$59 per night
Expected price for:Mar 6 - Mar 7
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Whether its whisky tasting, wildlife-watching or simply marvelling at the incredible scenery, there’s more to Scotland’s winter sports capital of Aviemore than skiing and snowboarding. Nestled in the breathtaking Cairngorms National Park, Aviemore makes a great base for exploring the central Highlands, characterized by rich history, rugged mountains, unspoilt glens and lonely lochs. Brimming with hotels, guest houses and self-catering accommodation, the town is well-served by Inverness Airport, the A9 road and a railway station on the scenic Highland Main Line, offering services to Inverness, Perth and London on the overnight Caledonian Sleeper.
Lovers of the great outdoors will be in their element in Aviemore. The stunning landscape of the surrounding Cairngorms National Park is filled with wildlife-rich upland plateaus and mountains that attract winter skiers, snowboarders, climbers and walkers alike. Scotland’s supply of snow can be unreliable, prompting many winter sports devotees to hunt for late hotel deals to coincide with the unpredictable winter flurries. When the powder does come, the national park boasts three of the top five ski resorts in Scotland and many of them enjoy the country’s longest-lying patches of snow. Cairngorm Mountain ski resort is the closest to Aviemore, where there are also shops hiring and selling skiing gear and outdoor equipment. Cairngorm Mountain boasts ski-lifts and a funicular railway, the highest railway in Britain, taking passengers up the slopes. The views of the surrounding peaks are also superb. Alternatively, Britain’s largest winter sports resort, Glenshee Ski Centre, is about a two-hour drive away. The usually quieter Lecht Ski Centre is about an hour’s drive away.
If you prefer walking or climbing up mountains to skiing or snowboarding down them, then Aviemore won’t disappoint when the snow has melted. Nearby are some of Scotland’s best-loved walks through remote mountain passes rich in wildlife and spectacular scenery all year round. Those with a head for heights can strap on their walking boots and try some Munro-bagging. This curious Victorian pastime was started by Sir Hugh Munro, who listed every Scottish mountain above 3,000 feet. There are 282 so-called Munros, including nearby Ben Macdui, which is Britain’s second highest peak at 1,309 metres. Queen Victoria herself “bagged” this Munro in 1859 when her party reached the summit.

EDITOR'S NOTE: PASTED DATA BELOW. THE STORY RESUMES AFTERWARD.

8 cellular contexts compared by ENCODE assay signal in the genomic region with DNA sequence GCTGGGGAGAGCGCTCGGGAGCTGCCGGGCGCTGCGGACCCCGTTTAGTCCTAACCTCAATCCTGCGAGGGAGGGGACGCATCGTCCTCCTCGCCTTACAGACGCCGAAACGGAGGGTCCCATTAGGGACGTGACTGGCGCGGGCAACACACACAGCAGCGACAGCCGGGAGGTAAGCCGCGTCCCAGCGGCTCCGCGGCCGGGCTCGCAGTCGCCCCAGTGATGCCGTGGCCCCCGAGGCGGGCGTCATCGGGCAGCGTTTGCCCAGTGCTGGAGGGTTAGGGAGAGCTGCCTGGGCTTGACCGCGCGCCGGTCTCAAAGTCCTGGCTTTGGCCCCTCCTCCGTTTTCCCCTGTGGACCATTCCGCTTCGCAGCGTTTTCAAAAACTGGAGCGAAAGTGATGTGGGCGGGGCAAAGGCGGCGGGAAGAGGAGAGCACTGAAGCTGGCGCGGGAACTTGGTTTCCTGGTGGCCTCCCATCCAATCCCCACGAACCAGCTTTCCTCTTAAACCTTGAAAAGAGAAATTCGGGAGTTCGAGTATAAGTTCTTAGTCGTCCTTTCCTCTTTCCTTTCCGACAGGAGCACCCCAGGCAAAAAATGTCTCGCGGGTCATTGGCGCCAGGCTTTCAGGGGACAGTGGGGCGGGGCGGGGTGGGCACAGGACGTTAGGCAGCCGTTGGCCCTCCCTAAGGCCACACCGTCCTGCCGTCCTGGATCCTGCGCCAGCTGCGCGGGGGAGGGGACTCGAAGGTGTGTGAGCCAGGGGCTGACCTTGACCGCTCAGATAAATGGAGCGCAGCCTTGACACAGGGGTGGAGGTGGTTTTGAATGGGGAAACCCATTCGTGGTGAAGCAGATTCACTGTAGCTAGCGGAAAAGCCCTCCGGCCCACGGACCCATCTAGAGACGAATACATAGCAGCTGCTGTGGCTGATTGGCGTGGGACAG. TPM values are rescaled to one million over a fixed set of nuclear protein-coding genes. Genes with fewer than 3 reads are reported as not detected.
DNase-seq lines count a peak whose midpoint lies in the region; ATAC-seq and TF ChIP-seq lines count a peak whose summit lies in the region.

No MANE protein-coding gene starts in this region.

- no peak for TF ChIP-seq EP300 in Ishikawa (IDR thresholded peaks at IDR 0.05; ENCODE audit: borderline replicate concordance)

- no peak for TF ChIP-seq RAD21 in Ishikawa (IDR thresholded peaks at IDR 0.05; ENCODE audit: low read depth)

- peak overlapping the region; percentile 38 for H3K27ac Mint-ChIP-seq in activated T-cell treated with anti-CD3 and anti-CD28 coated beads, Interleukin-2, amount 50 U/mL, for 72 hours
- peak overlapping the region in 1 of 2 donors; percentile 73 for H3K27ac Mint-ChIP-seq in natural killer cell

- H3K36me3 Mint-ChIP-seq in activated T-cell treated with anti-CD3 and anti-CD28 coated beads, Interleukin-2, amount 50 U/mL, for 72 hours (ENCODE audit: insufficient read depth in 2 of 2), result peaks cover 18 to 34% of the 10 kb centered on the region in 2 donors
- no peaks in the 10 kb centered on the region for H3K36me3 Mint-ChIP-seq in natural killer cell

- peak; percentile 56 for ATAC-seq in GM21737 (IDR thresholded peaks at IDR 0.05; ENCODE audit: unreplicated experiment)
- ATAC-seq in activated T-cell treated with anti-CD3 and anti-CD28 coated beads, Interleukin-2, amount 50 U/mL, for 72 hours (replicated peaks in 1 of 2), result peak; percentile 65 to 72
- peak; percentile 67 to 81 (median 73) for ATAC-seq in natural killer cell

Aviemore’s hinterland is abundant with British wildlife and birds of prey plus some more exotic species. The fast-flowing River Spey, which flows through the town, is famed for fishing and whisky production, but it’s also the backdrop for one of nature’s finest sights. Along stretches of the river, autumn visitors might glimpse salmon leaping as they swim upriver to their breeding grounds. At the Highland Wildlife Park, a short drive south-west of Aviemore, there’s an eclectic mix of animals from the colder regions of the world. Siberian tigers, polar bears, vicunas and wolves are on display at the safari park and zoo. Up on the Cairngorms plateau, birdwatchers can see rare birds like golden eagles, ptarmigans and red grouse in their natural semi-tundra habitat. Meanwhile, picturesque Loch Garten, near Aviemore, boasts a population of breeding ospreys. Don’t miss the area around Glenmore Forest Park, which is home to a freely-grazing herd of reindeer and indigenous species like roe deer and red squirrels.
Further afield, visitors can see marine life off the coast near Inverness, about an hour’s drive north of Aviemore. The narrow spit of land extending into the Moray Firth at Chanonry Point offers an unrivalled viewpoint for spectacular displays of bottlenose dolphins catching fish and playing in the strong currents, especially in the summer. Porpoises, grey seals and minke whales also make cameo appearances. For an even closer look you can book boat trips. Heading inland, beautiful and mysterious Loch Ness also hosts boat trips. Located about an hour’s drive from Aviemore, the murky depths of this freshwater loch, which is 230 metres deep, are rumoured to be the home of the apocryphal Loch Ness Monster, described by eyewitnesses in 1933 as a “most extraordinary form of animal”.
Filled with historic sites, remote castles and whisky-producing hotspots, the Highlands represent the very essence of Scotland, and Aviemore’s surrounding area is no different. History buffs won’t want to miss Culloden Battlefield, near Inverness, the capital city of the Highlands. The Battle of Culloden, which took place in April 1746, was the final clash between forces loyal to the Hanoverian King George II and the Jacobite forces of Charles Edward Stuart, known as Bonnie Prince Charlie whose bid for the British throne was ended in a decisive defeat. The battle site is now commemorated by a visitor centre and memorial cairn. Another historical highlight in the region is medieval Urquhart Castle near Drumnadrochit village on the shores of Loch Ness.
If a wee dram of Scotch whisky is your thing, the world-famous distilleries of Speyside are easily reached from your hotel in Aviemore. Taking its name from the Gaelic uisge beatha, meaning “water of life”, whisky has been produced in Scotland since at least the 15th century. Situated at the boundary of the Speyside and s regions with their distinctive peaty and smoky tastes, Aviemore is perfect for visiting distilleries, some of which offer tastings and tours. Well-known distilleries nearby include Glenfiddich, Dalwhinnie and Tomatin.
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